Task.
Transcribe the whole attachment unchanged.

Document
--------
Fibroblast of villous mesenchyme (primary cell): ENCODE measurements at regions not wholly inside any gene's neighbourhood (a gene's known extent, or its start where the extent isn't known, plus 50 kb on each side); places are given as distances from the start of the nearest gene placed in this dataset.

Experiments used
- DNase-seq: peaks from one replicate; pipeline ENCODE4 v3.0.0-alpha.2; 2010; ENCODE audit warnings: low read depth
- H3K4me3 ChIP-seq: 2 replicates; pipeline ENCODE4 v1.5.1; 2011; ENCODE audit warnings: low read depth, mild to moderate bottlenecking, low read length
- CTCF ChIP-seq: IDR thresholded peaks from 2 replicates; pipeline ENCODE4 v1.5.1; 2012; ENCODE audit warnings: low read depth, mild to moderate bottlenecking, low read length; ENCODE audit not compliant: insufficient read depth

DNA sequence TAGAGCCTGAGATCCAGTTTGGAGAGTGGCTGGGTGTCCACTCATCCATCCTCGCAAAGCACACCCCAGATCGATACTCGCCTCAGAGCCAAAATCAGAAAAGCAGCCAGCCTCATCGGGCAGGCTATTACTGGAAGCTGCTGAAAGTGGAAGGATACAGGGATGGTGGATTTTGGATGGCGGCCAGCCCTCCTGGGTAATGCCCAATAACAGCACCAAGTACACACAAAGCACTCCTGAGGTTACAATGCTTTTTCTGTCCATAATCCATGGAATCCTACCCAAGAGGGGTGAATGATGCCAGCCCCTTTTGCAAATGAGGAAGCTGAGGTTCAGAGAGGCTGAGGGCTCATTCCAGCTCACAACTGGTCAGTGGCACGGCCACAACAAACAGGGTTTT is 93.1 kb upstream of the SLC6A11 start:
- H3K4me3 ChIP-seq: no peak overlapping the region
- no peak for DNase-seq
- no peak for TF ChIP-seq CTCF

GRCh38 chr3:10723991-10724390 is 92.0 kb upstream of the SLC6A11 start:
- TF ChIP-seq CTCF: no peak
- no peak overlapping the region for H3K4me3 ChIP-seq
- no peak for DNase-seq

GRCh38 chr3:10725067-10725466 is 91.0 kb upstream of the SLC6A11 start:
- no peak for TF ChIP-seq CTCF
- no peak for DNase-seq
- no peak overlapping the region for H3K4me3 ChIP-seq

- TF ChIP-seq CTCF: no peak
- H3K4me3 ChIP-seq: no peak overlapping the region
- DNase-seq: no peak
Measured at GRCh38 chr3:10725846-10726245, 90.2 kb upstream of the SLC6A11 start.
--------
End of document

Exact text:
Fibroblast of villous mesenchyme (primary cell): ENCODE measurements at regions not wholly inside any gene's neighbourhood (a gene's known extent, or its start where the extent isn't known, plus 50 kb on each side); places are given as distances from the start of the nearest gene placed in this dataset.

Experiments used
- DNase-seq: peaks from one replicate; pipeline ENCODE4 v3.0.0-alpha.2; 2010; ENCODE audit warnings: low read depth
- H3K4me3 ChIP-seq: 2 replicates; pipeline ENCODE4 v1.5.1; 2011; ENCODE audit warnings: low read depth, mild to moderate bottlenecking, low read length
- CTCF ChIP-seq: IDR thresholded peaks from 2 replicates; pipeline ENCODE4 v1.5.1; 2012; ENCODE audit warnings: low read depth, mild to moderate bottlenecking, low read length; ENCODE audit not compliant: insufficient read depth

DNA sequence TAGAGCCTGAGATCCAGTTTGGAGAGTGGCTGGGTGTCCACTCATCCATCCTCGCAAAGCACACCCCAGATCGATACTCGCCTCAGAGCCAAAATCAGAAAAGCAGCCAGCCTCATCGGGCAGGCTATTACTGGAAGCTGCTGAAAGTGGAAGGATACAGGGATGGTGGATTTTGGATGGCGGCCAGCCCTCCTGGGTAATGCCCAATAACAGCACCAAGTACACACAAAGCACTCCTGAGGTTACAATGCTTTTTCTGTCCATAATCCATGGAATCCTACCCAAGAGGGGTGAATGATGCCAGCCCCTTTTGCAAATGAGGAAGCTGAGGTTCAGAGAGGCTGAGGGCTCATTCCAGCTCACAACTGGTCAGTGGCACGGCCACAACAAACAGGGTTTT is 93.1 kb upstream of the SLC6A11 start:
- H3K4me3 ChIP-seq: no peak overlapping the region
- no peak for DNase-seq
- no peak for TF ChIP-seq CTCF

GRCh38 chr3:10723991-10724390 is 92.0 kb upstream of the SLC6A11 start:
- TF ChIP-seq CTCF: no peak
- no peak overlapping the region for H3K4me3 ChIP-seq
- no peak for DNase-seq

GRCh38 chr3:10725067-10725466 is 91.0 kb upstream of the SLC6A11 start:
- no peak for TF ChIP-seq CTCF
- no peak for DNase-seq
- no peak overlapping the region for H3K4me3 ChIP-seq

- TF ChIP-seq CTCF: no peak
- H3K4me3 ChIP-seq: no peak overlapping the region
- DNase-seq: no peak
Measured at GRCh38 chr3:10725846-10726245, 90.2 kb upstream of the SLC6A11 start.